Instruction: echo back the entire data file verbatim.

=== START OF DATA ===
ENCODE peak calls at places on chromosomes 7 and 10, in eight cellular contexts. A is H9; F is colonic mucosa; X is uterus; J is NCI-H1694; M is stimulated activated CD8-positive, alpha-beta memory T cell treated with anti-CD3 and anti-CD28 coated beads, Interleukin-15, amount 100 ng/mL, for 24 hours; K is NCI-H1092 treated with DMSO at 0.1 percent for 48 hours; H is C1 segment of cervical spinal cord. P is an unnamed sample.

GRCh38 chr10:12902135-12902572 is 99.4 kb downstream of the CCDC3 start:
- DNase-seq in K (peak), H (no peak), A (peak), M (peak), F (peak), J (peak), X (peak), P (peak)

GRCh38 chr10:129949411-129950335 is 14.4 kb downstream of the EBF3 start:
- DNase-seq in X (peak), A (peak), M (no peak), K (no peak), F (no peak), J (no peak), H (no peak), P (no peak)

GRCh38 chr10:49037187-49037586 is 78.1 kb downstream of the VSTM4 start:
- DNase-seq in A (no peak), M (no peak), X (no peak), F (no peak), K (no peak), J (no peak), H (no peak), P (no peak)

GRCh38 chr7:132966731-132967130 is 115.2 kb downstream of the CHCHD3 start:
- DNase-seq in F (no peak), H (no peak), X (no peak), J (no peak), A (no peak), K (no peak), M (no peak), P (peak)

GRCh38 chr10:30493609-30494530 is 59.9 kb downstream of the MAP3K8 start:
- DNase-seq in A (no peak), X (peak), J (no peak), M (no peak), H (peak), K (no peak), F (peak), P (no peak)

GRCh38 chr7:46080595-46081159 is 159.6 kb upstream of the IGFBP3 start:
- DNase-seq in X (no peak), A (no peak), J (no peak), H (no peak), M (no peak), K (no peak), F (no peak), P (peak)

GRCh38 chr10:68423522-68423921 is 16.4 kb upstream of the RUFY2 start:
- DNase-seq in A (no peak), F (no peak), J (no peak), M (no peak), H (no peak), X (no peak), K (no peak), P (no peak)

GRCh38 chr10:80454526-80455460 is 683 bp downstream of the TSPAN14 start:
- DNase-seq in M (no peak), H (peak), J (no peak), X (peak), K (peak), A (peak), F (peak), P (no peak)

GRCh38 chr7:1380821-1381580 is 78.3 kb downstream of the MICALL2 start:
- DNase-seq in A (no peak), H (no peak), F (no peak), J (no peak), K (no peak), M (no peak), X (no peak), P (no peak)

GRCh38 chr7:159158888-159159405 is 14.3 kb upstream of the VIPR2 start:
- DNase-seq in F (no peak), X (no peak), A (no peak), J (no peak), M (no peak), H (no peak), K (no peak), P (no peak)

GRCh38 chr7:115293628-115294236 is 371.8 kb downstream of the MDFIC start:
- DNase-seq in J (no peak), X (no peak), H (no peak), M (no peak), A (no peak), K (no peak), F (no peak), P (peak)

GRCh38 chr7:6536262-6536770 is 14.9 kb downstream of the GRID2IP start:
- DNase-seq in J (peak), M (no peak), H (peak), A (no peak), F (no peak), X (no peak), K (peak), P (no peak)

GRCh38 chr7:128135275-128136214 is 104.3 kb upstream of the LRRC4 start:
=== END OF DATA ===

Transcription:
ENCODE peak calls at places on chromosomes 7 and 10, in eight cellular contexts. A is H9; F is colonic mucosa; X is uterus; J is NCI-H1694; M is stimulated activated CD8-positive, alpha-beta memory T cell treated with anti-CD3 and anti-CD28 coated beads, Interleukin-15, amount 100 ng/mL, for 24 hours; K is NCI-H1092 treated with DMSO at 0.1 percent for 48 hours; H is C1 segment of cervical spinal cord. P is an unnamed sample.

GRCh38 chr10:12902135-12902572 is 99.4 kb downstream of the CCDC3 start:
- DNase-seq in K (peak), H (no peak), A (peak), M (peak), F (peak), J (peak), X (peak), P (peak)

GRCh38 chr10:129949411-129950335 is 14.4 kb downstream of the EBF3 start:
- DNase-seq in X (peak), A (peak), M (no peak), K (no peak), F (no peak), J (no peak), H (no peak), P (no peak)

GRCh38 chr10:49037187-49037586 is 78.1 kb downstream of the VSTM4 start:
- DNase-seq in A (no peak), M (no peak), X (no peak), F (no peak), K (no peak), J (no peak), H (no peak), P (no peak)

GRCh38 chr7:132966731-132967130 is 115.2 kb downstream of the CHCHD3 start:
- DNase-seq in F (no peak), H (no peak), X (no peak), J (no peak), A (no peak), K (no peak), M (no peak), P (peak)

GRCh38 chr10:30493609-30494530 is 59.9 kb downstream of the MAP3K8 start:
- DNase-seq in A (no peak), X (peak), J (no peak), M (no peak), H (peak), K (no peak), F (peak), P (no peak)

GRCh38 chr7:46080595-46081159 is 159.6 kb upstream of the IGFBP3 start:
- DNase-seq in X (no peak), A (no peak), J (no peak), H (no peak), M (no peak), K (no peak), F (no peak), P (peak)

GRCh38 chr10:68423522-68423921 is 16.4 kb upstream of the RUFY2 start:
- DNase-seq in A (no peak), F (no peak), J (no peak), M (no peak), H (no peak), X (no peak), K (no peak), P (no peak)

GRCh38 chr10:80454526-80455460 is 683 bp downstream of the TSPAN14 start:
- DNase-seq in M (no peak), H (peak), J (no peak), X (peak), K (peak), A (peak), F (peak), P (no peak)

GRCh38 chr7:1380821-1381580 is 78.3 kb downstream of the MICALL2 start:
- DNase-seq in A (no peak), H (no peak), F (no peak), J (no peak), K (no peak), M (no peak), X (no peak), P (no peak)

GRCh38 chr7:159158888-159159405 is 14.3 kb upstream of the VIPR2 start:
- DNase-seq in F (no peak), X (no peak), A (no peak), J (no peak), M (no peak), H (no peak), K (no peak), P (no peak)

GRCh38 chr7:115293628-115294236 is 371.8 kb downstream of the MDFIC start:
- DNase-seq in J (no peak), X (no peak), H (no peak), M (no peak), A (no peak), K (no peak), F (no peak), P (peak)

GRCh38 chr7:6536262-6536770 is 14.9 kb downstream of the GRID2IP start:
- DNase-seq in J (peak), M (no peak), H (peak), A (no peak), F (no peak), X (no peak), K (peak), P (no peak)

GRCh38 chr7:128135275-128136214 is 104.3 kb upstream of the LRRC4 start: